A real war room to win the Green New Deal must start with unions doing what unions did in New York: take initiative, be dead serious about the issue, educate themselves, and use their own knowledge and power to scale up and make a credible plan to win. Unions in New York did not sit around complaining, waiting to be invited to some half-assed policy table where everyone talks past one another and nothing much gets done, while opponents continue to drive wedges that leave lasting damage. The deal happened in New York precisely because the unions had the power to shift public subsidies — that’s taxes — into a deal that enabled them to meet both scientific standards for emissions reduction and the good unionized wage and benefit standards that union members expect and are willing to fight for. Both are key to shifting the economy at the pace and scale needed.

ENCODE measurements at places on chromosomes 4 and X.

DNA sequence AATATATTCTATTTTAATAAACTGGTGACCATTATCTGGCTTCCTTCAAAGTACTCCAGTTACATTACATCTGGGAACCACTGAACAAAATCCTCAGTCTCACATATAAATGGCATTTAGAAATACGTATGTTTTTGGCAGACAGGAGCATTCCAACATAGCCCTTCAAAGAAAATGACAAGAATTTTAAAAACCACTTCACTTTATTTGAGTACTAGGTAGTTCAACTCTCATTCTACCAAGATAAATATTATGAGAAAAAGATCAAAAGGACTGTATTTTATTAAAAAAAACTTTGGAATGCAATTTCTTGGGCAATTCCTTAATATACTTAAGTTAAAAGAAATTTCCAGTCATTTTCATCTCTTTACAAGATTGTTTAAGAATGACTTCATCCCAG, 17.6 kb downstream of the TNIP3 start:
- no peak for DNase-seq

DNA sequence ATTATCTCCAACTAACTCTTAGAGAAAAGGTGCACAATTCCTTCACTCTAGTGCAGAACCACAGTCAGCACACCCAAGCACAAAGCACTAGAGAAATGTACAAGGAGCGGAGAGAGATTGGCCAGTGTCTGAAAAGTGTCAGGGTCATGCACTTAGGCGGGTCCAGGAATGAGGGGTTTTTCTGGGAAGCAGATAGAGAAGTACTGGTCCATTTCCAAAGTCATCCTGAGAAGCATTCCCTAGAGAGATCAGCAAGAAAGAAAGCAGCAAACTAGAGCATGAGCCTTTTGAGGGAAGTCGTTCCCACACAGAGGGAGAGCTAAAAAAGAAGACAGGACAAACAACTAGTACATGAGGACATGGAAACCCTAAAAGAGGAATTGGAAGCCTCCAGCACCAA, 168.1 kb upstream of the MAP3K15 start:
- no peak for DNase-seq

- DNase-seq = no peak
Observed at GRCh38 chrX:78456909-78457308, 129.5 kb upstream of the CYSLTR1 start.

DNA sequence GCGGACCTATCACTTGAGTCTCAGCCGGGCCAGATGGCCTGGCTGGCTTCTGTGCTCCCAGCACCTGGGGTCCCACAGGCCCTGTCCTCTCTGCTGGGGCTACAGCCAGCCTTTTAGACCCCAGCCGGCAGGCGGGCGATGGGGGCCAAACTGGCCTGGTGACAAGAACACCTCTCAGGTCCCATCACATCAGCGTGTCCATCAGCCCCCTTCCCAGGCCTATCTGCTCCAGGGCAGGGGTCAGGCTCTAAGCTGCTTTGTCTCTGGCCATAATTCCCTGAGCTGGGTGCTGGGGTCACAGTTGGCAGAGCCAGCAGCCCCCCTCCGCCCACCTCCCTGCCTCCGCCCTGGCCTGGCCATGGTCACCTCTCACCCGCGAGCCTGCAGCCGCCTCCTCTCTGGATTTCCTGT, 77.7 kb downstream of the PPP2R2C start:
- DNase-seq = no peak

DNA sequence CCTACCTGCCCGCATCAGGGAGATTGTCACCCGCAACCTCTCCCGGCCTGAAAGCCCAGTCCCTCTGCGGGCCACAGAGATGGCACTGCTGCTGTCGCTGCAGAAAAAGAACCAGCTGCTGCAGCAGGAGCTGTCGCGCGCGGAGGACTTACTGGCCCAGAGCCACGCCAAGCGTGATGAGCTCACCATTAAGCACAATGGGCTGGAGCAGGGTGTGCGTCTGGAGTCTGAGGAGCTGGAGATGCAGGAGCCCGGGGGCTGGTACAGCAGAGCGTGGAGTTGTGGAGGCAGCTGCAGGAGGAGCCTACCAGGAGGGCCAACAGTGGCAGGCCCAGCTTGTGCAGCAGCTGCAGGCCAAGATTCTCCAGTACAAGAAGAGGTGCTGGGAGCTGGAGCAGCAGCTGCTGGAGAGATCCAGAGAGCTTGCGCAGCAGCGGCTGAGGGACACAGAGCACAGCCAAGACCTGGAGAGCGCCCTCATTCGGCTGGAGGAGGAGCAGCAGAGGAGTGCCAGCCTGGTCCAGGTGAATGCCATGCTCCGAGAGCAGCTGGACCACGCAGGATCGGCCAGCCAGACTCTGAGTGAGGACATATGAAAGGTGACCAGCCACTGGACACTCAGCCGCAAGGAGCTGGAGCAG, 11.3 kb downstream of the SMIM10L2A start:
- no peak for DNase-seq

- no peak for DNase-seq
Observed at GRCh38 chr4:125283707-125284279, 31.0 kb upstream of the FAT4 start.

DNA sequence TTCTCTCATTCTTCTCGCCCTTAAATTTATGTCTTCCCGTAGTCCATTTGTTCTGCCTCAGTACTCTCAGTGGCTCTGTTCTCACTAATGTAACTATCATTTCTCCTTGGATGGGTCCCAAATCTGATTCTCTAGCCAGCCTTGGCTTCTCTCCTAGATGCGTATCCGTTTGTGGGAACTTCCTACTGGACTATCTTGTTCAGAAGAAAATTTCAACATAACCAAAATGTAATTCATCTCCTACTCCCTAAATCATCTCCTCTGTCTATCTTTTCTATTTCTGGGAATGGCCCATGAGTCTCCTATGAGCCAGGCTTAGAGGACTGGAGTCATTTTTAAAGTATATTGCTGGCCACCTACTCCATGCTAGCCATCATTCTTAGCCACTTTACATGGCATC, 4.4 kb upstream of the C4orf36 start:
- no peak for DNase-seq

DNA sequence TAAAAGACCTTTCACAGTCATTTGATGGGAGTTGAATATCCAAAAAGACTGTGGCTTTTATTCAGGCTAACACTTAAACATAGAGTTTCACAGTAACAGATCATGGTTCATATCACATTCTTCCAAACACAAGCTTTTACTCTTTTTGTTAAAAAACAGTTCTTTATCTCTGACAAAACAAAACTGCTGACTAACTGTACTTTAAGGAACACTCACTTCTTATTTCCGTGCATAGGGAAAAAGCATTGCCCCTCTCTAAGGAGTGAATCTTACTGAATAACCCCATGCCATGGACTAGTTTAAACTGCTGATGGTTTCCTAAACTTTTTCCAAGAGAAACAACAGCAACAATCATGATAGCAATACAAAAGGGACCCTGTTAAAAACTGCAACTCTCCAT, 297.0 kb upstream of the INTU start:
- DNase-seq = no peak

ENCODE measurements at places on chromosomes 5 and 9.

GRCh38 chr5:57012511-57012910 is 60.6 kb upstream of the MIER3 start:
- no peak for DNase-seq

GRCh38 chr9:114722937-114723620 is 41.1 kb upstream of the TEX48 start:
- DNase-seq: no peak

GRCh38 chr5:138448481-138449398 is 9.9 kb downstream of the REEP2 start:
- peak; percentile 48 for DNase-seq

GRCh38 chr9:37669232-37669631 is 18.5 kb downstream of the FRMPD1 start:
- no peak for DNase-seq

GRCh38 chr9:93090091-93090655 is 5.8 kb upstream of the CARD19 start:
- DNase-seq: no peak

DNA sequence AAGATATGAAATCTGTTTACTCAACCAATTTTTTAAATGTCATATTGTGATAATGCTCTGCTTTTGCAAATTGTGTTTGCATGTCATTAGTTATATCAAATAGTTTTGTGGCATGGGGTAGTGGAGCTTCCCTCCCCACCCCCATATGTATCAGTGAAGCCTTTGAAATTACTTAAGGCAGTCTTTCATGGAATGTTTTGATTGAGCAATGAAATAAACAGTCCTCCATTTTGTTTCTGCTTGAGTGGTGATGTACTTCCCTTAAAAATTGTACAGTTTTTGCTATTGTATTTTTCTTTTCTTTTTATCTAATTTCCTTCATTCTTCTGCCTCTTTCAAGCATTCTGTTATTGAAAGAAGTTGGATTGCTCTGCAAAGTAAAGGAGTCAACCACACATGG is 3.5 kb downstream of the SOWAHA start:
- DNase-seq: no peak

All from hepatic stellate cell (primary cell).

How will we pay for it? Christian Parenti has recently pointed out that corporations are currently sitting on $4.8 trillion in cash — a subset of $22.1 trillion they hoard. That money could be used to quickly shift the economy to a robust unionized green economy, one that can reproduce a dignified quality of life for workers of the future and end the destructive jobs-versus-environment debate.
But to access that money, it takes real power and know-how — the kind of power that unions in New York still have, along with a few other major states. To rebuild union power elsewhere, the environmental movement will have to stand up and fight alongside them — really fight, not just talk about green jobs. That means actively throwing their support behind workers’ right to strike and actively backing workers.